House of Lords Journal Volume 7: 7 July 1645

Journal of the House of Lords: Volume 7, 1644. Originally published by His Majesty's Stationery Office, London, 1767-1830.

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'House of Lords Journal Volume 7: 7 July 1645', in Journal of the House of Lords: Volume 7, 1644( London, 1767-1830), British History Online [accessed 15 July 2024].

'House of Lords Journal Volume 7: 7 July 1645', in Journal of the House of Lords: Volume 7, 1644( London, 1767-1830), British History Online, accessed July 15, 2024,

"House of Lords Journal Volume 7: 7 July 1645". Journal of the House of Lords: Volume 7, 1644. (London, 1767-1830), , British History Online. Web. 15 July 2024.


In this section

"DIE Lunæ, 7 die Julii.

PRAYERS, by Dr. Staunton.

Ds. Grey de Warke, Speaker.

Comes Northumb.
Comes Kent.
Comes Warwicke.
Comes Bolingbrooke.
Comes Manchester.
Comes Stamford.
L. Viscount Say & Seale.
Comes Pembrooke.
Comes Suffolke.
Comes Denbigh.
Comes Essex.
Comes Rutland.
Comes Nottingham.
Ds. North.
Ds. Howard.

Jackson, E. of Warwick's Servant, Privilege.

Upon Complaint made to this House, by the Earl of Warwicke, "That one Jackson, a Servant of his Lordship's, is arrested, though his Protection was produced:"

Delinquents sent for.

It is Ordered, That the said Jackson be released forthwith; and that John Stares and John Holcroft, Bailiffs, that arrested him; and Garroway Reeve, Keeper of the Prison in White Chappell, who refused to obey the Protection; and that Samuell Wills and Ralph Ashby, who are the Parties that sued forth the Bill in Middlesex, shall be sent for, to appear before this House, to answer the same.

Papers from the Scots Commissioners.

The Earl of Northumb. presented Papers to this House from the Scotts Commissioners; which were read, as follows:

1. Letter from the Earl of Leven, &c. directed to the Committee of both Kingdoms, dated from Nottingham, 1 July, 1645. (Here enter it.)

2ly, Another Paper, dated the 4th July, 1645, to desire that Provisions be sent down, to supply the Scottch Army. (Here enter it.)

3ly, Another Scottch Paper, from the Scotch Commissioners, dated the 4th July, concerning Carlile, was read; it being the same as was read on Saturday last.

Message to the H. C. for Commissioners to be sent down to the Scots Army; and that they may be provided with Provisions on their March.

Ordered, That these Papers be communicated to the House of Commons; and to desire that Commissioners may be sent down to (fn. 1) the Scottch Army; and that Care may be taken that Provisions may be made for the Scottch Army where they shall march. And presently a Message was sent to the House of Commons, to this Purpose, by Sir Edward Leech and Mr. Page.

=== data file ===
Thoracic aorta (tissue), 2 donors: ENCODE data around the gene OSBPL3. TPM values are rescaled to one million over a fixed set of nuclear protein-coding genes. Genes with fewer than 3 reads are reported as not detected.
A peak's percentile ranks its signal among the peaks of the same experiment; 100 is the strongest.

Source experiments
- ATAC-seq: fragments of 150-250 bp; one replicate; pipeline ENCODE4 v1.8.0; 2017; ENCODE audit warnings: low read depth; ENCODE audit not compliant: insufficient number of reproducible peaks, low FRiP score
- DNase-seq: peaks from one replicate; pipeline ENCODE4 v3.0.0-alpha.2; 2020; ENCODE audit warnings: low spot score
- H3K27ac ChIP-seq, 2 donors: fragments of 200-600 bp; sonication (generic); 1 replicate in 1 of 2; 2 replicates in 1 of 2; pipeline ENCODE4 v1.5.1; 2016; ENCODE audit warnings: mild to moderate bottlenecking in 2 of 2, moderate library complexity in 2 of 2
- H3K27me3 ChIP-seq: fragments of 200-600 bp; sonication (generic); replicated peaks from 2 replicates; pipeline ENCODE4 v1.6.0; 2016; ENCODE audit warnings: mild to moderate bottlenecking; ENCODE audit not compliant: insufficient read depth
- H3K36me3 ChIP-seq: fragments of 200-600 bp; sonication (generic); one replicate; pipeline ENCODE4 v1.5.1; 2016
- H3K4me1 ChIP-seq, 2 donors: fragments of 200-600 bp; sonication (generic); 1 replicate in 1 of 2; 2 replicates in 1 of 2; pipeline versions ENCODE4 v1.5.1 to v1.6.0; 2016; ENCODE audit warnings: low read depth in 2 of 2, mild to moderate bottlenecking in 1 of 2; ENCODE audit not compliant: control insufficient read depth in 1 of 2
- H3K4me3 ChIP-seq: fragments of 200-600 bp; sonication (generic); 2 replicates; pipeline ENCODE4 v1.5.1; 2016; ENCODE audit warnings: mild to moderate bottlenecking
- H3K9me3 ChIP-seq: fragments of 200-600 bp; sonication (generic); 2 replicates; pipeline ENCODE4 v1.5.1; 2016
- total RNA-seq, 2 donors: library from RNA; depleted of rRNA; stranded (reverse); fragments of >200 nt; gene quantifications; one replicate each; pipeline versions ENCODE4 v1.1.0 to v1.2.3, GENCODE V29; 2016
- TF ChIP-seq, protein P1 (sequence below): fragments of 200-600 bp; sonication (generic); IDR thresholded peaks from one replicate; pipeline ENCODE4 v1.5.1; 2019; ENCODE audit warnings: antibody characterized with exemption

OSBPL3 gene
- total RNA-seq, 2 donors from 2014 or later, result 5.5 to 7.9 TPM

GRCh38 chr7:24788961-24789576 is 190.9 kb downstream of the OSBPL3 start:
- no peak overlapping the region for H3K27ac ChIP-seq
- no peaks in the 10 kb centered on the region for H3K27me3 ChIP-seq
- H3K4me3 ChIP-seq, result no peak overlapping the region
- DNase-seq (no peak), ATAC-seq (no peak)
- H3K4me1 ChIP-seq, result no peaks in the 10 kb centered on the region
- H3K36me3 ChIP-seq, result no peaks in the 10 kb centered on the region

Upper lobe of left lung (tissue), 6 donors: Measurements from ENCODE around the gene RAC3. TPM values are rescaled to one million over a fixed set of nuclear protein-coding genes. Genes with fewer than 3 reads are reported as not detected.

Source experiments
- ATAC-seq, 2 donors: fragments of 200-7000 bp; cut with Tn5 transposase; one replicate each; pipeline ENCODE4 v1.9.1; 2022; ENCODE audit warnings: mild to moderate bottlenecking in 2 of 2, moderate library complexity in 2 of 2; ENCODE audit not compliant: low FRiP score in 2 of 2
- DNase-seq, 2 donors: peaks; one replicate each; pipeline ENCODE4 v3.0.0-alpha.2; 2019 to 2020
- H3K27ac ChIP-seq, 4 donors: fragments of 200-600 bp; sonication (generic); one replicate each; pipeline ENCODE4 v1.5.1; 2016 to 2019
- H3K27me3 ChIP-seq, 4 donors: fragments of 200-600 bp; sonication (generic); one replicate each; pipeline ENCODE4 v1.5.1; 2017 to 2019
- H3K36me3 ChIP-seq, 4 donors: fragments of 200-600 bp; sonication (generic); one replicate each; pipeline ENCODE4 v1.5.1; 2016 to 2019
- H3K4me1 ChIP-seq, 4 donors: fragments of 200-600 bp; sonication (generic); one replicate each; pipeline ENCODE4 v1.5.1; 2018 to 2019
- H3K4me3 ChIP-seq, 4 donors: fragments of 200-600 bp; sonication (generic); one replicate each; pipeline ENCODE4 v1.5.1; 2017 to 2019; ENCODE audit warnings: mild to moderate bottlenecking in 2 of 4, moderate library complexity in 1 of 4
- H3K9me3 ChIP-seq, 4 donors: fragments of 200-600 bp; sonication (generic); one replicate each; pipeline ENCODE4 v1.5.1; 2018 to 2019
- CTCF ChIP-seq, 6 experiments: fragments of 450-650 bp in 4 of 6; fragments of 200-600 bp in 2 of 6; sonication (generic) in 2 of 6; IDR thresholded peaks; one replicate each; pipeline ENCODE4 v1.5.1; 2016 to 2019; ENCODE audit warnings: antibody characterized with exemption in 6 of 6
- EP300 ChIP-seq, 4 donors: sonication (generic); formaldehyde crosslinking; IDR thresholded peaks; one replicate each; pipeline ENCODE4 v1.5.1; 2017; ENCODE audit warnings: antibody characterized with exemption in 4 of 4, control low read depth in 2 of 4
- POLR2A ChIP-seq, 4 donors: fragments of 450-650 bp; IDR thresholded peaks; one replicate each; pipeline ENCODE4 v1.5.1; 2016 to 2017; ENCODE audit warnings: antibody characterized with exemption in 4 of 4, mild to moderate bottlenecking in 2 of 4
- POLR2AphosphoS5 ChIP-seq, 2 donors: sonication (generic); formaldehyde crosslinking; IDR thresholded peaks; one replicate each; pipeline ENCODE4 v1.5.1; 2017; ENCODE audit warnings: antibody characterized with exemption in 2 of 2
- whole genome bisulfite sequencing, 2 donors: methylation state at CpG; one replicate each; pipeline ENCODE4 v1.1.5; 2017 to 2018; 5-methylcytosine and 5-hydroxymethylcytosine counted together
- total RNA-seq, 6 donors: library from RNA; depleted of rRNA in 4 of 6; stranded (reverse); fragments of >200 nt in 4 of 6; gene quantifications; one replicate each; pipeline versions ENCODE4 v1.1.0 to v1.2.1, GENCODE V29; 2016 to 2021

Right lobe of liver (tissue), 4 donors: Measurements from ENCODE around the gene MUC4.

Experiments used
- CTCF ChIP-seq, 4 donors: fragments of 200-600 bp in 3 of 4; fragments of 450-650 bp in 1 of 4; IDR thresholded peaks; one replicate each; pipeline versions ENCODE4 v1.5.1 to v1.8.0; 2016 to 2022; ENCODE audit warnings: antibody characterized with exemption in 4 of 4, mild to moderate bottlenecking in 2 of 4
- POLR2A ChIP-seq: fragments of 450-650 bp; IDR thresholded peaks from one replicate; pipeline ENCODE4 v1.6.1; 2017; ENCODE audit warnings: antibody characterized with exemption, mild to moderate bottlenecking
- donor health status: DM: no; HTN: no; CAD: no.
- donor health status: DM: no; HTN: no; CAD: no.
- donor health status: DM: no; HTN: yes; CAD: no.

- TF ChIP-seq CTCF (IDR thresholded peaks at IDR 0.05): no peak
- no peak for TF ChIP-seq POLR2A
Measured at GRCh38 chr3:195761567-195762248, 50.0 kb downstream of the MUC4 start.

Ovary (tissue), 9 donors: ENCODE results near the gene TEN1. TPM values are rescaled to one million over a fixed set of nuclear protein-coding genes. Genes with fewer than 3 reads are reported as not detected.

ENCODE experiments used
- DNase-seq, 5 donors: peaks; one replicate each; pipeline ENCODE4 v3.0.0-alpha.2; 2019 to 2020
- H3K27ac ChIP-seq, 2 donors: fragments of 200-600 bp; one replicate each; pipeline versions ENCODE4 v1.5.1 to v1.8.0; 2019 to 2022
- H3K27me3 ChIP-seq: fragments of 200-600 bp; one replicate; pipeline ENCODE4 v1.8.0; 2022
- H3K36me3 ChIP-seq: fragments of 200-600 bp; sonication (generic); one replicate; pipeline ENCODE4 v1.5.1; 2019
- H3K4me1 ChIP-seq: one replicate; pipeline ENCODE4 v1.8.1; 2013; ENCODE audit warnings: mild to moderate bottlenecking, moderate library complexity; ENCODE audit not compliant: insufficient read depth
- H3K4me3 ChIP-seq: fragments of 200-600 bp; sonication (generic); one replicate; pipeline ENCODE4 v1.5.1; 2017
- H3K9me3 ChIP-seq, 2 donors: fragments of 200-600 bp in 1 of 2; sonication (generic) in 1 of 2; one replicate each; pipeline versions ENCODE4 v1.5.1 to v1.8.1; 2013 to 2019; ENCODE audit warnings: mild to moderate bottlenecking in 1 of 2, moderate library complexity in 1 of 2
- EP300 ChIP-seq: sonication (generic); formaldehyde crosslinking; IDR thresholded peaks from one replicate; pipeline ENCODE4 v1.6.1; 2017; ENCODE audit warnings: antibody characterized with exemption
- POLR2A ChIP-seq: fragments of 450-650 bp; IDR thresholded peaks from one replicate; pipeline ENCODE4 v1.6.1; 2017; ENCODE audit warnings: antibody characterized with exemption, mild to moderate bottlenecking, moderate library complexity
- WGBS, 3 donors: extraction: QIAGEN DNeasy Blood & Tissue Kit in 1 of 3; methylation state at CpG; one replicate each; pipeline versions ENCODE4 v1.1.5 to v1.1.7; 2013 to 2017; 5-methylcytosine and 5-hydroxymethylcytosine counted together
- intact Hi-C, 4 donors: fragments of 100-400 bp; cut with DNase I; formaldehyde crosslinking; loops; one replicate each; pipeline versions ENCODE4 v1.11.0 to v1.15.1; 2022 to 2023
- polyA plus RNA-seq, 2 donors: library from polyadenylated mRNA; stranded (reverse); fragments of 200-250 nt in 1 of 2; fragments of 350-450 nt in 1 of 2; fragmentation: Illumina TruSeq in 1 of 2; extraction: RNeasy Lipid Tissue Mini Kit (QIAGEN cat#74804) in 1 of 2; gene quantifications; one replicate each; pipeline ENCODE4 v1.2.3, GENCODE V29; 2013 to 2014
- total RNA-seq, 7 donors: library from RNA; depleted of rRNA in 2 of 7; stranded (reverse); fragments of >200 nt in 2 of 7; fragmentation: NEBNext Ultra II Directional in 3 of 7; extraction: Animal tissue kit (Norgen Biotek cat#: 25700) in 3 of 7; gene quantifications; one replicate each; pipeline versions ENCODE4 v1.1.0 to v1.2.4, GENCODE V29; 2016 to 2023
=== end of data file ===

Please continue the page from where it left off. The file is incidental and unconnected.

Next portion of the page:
Papers concerning the Club-men in Wilts and Dorset.

Next, a Letter was read, from Sir Tho. Fairefax, sent to the Committee of both Kingdoms, from Blanford, July 3, 1645, at Seven in the Morning, concerning the Club men in Wilts. (Here enter it.)

Also was read, a Warrant of the Club-men, under the Hands of Tho. Bennett, Tho. Hollis, Tho. Rose, Wm. Gould, Matthew Mervin, sent to the Tithing-man of Ebbesbouren. (Here enter it.)

Next, the Examination of Christopher Dale, of Salisbury, was read, concerning the Club-men.

Also a Copy of a Petition of the Club-men was read, directed to the King, for Peace, &c. And the like was directed to the Houses of Parliament, mutatis mutandis.

(Here enter it.)

Officers in the Northern Association to have Commissions.

It is further reported, "That there are no Officers in all the Northern Association that have Commissions, except only Colonel Poyntz; nor can have any, until the major Part of that Committee meet, which consists of many Gentlemen of the several Counties; and that, for Want of those Commissions, those Forces are not in a Condition to act upon any Occasion or Emergency; and therefore to desire the Houses to consider of some Expedient for the Supply of that Defect."

Message to the H. C. with the foregoing Papers.

Ordered, That all these Papers now reported shall be communicated to the House of Commons.

And accordingly they were sent down to the House of Commons, by Mr. Serjeant Fynch, &c.

Message from thence, with Ordinances; and a Declaration to The States General.

A Message was brought from the House of Commons, by Mr. Greene, &c.

To desire their Lordships Concurrence in these Particulars following:

1. An Ordinance concerning the Prisoners at Algier.

(Here enter it.)

Read Thrice, and Agreed to.

2. Another Ordinance, concerning the Bonds taken for the Impositions of One per Cent. for the releasing of the Algier Prisoners, &c.

Read, and Agreed to with a small Alteration.

3. A Declaration to be sent to The States of The United Provinces, concerning Shipping:

The Answer returned was: